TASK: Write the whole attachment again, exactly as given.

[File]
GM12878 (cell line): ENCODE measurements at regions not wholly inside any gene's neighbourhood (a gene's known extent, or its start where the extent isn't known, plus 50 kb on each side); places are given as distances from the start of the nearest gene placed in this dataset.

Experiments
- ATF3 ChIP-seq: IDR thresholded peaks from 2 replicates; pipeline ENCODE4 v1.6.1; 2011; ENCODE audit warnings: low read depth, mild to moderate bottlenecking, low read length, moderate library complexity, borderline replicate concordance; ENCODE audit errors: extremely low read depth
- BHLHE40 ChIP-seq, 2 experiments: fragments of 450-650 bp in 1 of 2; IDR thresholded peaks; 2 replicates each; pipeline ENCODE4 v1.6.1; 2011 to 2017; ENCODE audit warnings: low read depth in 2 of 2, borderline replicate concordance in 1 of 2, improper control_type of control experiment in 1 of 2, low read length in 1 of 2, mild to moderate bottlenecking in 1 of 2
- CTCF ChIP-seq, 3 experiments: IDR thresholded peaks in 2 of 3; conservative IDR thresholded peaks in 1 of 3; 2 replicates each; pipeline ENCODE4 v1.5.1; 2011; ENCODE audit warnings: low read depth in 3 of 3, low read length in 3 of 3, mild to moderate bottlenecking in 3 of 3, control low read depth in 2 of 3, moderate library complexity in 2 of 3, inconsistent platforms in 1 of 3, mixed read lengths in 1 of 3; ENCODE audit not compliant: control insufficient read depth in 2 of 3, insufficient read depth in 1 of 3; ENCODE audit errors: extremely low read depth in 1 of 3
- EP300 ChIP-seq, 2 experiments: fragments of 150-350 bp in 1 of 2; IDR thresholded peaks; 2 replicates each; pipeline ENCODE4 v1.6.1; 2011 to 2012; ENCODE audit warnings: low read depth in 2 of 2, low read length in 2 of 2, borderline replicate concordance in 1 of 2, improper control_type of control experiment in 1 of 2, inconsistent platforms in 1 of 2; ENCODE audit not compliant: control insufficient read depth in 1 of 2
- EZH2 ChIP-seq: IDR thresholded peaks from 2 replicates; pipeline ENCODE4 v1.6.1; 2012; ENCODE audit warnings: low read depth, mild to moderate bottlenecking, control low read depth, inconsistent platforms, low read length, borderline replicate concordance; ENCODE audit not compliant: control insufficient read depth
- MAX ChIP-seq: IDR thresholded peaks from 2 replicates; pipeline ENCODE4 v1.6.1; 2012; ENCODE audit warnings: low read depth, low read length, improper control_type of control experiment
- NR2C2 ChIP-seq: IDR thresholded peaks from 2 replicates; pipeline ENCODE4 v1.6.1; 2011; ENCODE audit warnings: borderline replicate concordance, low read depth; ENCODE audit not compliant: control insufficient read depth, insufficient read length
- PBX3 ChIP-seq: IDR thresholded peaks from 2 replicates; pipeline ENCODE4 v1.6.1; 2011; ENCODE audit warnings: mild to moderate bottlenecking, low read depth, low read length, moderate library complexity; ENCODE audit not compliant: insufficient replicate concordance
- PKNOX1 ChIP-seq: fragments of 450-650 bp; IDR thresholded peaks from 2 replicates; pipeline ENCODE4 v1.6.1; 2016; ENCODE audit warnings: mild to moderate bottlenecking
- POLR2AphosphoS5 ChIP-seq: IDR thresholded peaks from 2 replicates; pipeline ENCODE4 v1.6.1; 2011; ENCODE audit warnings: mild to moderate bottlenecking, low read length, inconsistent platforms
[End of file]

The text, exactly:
GM12878 (cell line): ENCODE measurements at regions not wholly inside any gene's neighbourhood (a gene's known extent, or its start where the extent isn't known, plus 50 kb on each side); places are given as distances from the start of the nearest gene placed in this dataset.

Experiments
- ATF3 ChIP-seq: IDR thresholded peaks from 2 replicates; pipeline ENCODE4 v1.6.1; 2011; ENCODE audit warnings: low read depth, mild to moderate bottlenecking, low read length, moderate library complexity, borderline replicate concordance; ENCODE audit errors: extremely low read depth
- BHLHE40 ChIP-seq, 2 experiments: fragments of 450-650 bp in 1 of 2; IDR thresholded peaks; 2 replicates each; pipeline ENCODE4 v1.6.1; 2011 to 2017; ENCODE audit warnings: low read depth in 2 of 2, borderline replicate concordance in 1 of 2, improper control_type of control experiment in 1 of 2, low read length in 1 of 2, mild to moderate bottlenecking in 1 of 2
- CTCF ChIP-seq, 3 experiments: IDR thresholded peaks in 2 of 3; conservative IDR thresholded peaks in 1 of 3; 2 replicates each; pipeline ENCODE4 v1.5.1; 2011; ENCODE audit warnings: low read depth in 3 of 3, low read length in 3 of 3, mild to moderate bottlenecking in 3 of 3, control low read depth in 2 of 3, moderate library complexity in 2 of 3, inconsistent platforms in 1 of 3, mixed read lengths in 1 of 3; ENCODE audit not compliant: control insufficient read depth in 2 of 3, insufficient read depth in 1 of 3; ENCODE audit errors: extremely low read depth in 1 of 3
- EP300 ChIP-seq, 2 experiments: fragments of 150-350 bp in 1 of 2; IDR thresholded peaks; 2 replicates each; pipeline ENCODE4 v1.6.1; 2011 to 2012; ENCODE audit warnings: low read depth in 2 of 2, low read length in 2 of 2, borderline replicate concordance in 1 of 2, improper control_type of control experiment in 1 of 2, inconsistent platforms in 1 of 2; ENCODE audit not compliant: control insufficient read depth in 1 of 2
- EZH2 ChIP-seq: IDR thresholded peaks from 2 replicates; pipeline ENCODE4 v1.6.1; 2012; ENCODE audit warnings: low read depth, mild to moderate bottlenecking, control low read depth, inconsistent platforms, low read length, borderline replicate concordance; ENCODE audit not compliant: control insufficient read depth
- MAX ChIP-seq: IDR thresholded peaks from 2 replicates; pipeline ENCODE4 v1.6.1; 2012; ENCODE audit warnings: low read depth, low read length, improper control_type of control experiment
- NR2C2 ChIP-seq: IDR thresholded peaks from 2 replicates; pipeline ENCODE4 v1.6.1; 2011; ENCODE audit warnings: borderline replicate concordance, low read depth; ENCODE audit not compliant: control insufficient read depth, insufficient read length
- PBX3 ChIP-seq: IDR thresholded peaks from 2 replicates; pipeline ENCODE4 v1.6.1; 2011; ENCODE audit warnings: mild to moderate bottlenecking, low read depth, low read length, moderate library complexity; ENCODE audit not compliant: insufficient replicate concordance
- PKNOX1 ChIP-seq: fragments of 450-650 bp; IDR thresholded peaks from 2 replicates; pipeline ENCODE4 v1.6.1; 2016; ENCODE audit warnings: mild to moderate bottlenecking
- POLR2AphosphoS5 ChIP-seq: IDR thresholded peaks from 2 replicates; pipeline ENCODE4 v1.6.1; 2011; ENCODE audit warnings: mild to moderate bottlenecking, low read length, inconsistent platforms